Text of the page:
Lesson 2-THE MARKETING CONCEPTS

Lesson 2-THE MARKETING CONCEPTS - THE MARKETING CONCEPTS...

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THE MARKETING CONCEPTS 1.1 DEFINITION The marketing concept is the philosophy that firms should analyze the needs of their customers and then make decisions to satisfy those needs, better than the competition. Today most firms have adopted the marketing concept, but this has not always been the case. The marketing concepts help marketers to answer the following questions; What philosophy should guide a company’s marketing efforts? What relative weights should be given to the interests of the organization, the customer and society? The concept of marketing has changed and evolved over time. Whilst in today’s business world, the customer is at the forefront, not all businesses in the past followed this concept. Their thinking, orientation or ideology put other factors rather than the customer first. In 1776 in The Wealth of Nations, Adam Smith wrote that the needs of producers should be considered only with regard to meeting the needs of consumers. While this philosophy is consistent with the marketing concept, it would not be adopted widely until nearly 200 years later. Very often, the organizational interests are conflicting. The competing concepts under which organizations have conducted marketing activities include the production, the product, the selling, the marketing and holistic marketing concept. 1.2 THE PRODUCTION CONCEPT The production concept is one of the oldest concepts in business. This is the production orientation where the focus of the business is not the needs of the customer, but of reducing costs by mass production. By reaching economies of scale the business will maximize profits by reducing costs. It holds that consumers will prefer products that are widely available and inexpensive. The managers of production oriented businesses concentrate on achieving high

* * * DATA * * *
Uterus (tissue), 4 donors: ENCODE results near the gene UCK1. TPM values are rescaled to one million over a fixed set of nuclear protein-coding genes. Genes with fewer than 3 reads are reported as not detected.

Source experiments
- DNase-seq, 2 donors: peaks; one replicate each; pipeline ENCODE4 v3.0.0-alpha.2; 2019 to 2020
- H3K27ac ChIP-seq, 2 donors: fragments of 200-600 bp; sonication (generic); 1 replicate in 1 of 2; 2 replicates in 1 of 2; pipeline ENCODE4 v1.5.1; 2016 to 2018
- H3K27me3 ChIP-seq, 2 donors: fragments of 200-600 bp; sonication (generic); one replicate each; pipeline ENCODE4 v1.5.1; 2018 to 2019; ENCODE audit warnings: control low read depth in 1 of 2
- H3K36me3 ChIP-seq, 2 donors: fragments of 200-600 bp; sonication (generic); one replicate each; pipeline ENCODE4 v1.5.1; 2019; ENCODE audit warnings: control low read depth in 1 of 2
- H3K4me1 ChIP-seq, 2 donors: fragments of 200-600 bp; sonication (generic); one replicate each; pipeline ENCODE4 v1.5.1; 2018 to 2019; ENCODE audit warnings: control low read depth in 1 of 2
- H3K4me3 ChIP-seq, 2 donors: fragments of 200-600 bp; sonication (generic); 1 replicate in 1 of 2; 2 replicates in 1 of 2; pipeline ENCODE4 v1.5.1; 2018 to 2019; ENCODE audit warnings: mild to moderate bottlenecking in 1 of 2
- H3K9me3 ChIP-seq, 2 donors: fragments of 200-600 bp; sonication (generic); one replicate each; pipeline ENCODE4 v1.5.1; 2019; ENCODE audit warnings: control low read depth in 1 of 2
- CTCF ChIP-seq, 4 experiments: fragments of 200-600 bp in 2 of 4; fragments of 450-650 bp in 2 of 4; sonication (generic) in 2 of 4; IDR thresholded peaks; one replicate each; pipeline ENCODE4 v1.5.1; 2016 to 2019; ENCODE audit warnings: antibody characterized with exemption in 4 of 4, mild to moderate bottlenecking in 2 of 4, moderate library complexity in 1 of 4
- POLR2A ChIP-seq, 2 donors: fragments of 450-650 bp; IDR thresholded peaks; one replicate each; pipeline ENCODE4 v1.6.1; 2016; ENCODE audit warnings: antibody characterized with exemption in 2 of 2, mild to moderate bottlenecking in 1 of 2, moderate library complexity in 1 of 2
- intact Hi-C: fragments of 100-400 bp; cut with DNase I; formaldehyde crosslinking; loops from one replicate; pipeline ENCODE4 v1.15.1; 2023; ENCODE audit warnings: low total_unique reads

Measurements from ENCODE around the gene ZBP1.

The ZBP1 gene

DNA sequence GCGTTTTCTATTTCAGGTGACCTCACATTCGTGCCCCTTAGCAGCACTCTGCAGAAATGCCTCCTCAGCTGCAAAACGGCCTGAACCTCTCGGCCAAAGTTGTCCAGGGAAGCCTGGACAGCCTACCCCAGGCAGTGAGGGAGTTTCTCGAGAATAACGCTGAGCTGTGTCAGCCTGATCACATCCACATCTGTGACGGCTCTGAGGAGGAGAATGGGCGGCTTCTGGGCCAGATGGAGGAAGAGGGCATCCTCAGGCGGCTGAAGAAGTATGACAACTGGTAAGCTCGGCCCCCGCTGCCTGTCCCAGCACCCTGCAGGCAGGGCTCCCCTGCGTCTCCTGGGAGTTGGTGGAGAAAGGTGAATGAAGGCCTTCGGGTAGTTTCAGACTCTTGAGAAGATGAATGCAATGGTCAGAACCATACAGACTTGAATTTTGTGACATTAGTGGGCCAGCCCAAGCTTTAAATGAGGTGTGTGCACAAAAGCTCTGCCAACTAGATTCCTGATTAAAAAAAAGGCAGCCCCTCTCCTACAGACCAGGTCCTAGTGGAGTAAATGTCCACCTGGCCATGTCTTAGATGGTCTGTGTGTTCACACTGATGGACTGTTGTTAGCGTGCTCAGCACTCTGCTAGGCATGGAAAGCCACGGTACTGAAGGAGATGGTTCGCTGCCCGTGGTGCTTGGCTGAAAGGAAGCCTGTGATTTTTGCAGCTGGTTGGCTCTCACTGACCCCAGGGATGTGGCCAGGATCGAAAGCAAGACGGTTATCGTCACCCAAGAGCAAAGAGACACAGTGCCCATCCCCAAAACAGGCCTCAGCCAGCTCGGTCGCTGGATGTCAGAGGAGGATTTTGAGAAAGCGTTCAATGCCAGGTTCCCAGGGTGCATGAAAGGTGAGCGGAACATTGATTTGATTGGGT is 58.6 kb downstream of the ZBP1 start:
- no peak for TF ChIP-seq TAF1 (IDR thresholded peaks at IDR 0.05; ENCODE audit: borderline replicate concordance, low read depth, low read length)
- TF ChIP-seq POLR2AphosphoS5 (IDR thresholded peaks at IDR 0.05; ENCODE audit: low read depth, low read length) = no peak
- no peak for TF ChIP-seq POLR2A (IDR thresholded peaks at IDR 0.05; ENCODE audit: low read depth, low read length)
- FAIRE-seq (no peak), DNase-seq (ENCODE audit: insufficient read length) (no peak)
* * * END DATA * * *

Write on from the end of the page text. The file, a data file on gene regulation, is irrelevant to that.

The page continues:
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production efficiency, low costs and mass distribution. The production concept prevailed from the time of the industrial revolution until the early 1920's. The production concept was the idea that a firm should focus on those products that it could produce most efficiently and that the creation of a supply of low-cost products would in and of itself create the demand for the products. The key questions that a firm would ask before producing a product were: Can we produce the product? Can we produce enough of it? At the time, the production concept worked fairly well because the goods that were produced were largely those of basic necessity and there was a relatively high level of unfulfilled demand. Virtually everything that could be produced was sold easily by a sales team whose job it was simply to execute transactions at a price determined by the cost of production. The production concept prevailed into the late 1920's.
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